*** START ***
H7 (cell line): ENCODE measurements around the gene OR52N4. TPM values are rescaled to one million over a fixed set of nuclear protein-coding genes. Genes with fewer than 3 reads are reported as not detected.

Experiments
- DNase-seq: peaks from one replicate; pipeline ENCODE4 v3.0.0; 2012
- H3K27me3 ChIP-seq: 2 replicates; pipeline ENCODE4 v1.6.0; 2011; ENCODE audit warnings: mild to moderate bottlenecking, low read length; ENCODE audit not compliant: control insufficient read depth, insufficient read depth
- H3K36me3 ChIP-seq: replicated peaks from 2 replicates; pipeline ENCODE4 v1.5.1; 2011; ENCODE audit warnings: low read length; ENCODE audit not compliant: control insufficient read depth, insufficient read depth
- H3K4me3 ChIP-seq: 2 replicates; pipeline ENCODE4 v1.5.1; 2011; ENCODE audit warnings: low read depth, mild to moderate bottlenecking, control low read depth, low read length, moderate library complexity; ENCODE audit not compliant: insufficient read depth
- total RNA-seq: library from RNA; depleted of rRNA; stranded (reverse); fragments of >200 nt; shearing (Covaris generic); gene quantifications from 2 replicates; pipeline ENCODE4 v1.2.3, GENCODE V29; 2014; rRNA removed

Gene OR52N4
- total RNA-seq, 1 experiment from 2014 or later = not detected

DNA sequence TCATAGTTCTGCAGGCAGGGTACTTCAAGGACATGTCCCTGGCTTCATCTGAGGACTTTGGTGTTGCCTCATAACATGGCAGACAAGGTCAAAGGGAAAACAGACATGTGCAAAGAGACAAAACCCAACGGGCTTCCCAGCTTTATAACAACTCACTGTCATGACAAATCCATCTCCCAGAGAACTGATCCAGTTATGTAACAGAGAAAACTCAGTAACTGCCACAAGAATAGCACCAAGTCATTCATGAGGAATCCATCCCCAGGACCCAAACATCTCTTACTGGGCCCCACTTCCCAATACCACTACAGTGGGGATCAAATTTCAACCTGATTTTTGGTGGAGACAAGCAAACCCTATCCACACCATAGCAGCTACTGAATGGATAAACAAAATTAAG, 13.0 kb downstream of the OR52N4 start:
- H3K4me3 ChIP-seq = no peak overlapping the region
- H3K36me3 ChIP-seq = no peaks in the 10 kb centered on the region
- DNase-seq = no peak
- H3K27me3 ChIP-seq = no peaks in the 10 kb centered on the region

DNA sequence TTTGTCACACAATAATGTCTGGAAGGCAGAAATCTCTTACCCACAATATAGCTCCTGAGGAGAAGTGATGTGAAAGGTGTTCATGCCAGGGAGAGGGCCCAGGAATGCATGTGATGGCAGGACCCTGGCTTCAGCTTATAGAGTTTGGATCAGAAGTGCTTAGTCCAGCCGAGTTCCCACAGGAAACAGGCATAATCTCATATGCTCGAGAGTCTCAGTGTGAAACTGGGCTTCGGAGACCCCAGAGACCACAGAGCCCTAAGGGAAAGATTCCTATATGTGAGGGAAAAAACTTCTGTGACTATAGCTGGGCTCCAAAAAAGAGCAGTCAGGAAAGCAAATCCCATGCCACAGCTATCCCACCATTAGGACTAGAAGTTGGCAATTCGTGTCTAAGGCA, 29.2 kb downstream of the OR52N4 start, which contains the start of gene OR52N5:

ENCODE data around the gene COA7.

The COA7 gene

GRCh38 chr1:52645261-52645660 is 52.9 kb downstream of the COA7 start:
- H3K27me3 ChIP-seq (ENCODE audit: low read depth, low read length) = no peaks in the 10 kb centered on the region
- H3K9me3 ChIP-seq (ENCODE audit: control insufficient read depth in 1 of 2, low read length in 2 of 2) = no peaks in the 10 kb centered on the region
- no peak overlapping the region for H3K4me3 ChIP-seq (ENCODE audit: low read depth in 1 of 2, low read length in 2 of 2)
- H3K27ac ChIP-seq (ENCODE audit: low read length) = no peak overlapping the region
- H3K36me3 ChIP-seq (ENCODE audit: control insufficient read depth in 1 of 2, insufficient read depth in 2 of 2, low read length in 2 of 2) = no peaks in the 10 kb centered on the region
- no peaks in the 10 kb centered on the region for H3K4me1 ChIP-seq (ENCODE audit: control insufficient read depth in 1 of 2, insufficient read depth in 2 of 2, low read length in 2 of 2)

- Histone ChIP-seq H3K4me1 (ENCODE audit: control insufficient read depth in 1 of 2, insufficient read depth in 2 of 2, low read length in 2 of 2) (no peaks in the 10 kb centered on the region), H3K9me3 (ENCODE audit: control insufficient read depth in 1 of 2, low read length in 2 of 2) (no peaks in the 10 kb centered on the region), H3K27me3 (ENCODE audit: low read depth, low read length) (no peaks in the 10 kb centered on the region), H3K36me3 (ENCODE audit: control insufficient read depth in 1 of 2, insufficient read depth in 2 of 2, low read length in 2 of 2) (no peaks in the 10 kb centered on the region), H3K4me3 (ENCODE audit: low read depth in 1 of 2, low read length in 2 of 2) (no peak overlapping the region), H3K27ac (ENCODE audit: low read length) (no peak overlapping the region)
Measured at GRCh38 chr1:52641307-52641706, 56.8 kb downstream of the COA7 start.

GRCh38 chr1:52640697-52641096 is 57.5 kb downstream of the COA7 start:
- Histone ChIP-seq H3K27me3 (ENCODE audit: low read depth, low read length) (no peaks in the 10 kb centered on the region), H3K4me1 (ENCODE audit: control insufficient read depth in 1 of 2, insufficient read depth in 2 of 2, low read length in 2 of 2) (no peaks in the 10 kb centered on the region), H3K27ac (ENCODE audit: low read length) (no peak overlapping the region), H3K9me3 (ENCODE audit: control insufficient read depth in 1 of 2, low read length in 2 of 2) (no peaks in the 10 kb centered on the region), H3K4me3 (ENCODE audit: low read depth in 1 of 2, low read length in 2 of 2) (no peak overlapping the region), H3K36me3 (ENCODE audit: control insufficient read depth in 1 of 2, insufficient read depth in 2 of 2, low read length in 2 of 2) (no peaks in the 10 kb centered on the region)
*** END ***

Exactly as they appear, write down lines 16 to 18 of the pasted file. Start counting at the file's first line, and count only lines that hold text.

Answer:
ENCODE data around the gene COA7.

The COA7 gene

GRCh38 chr1:52645261-52645660 is 52.9 kb downstream of the COA7 start: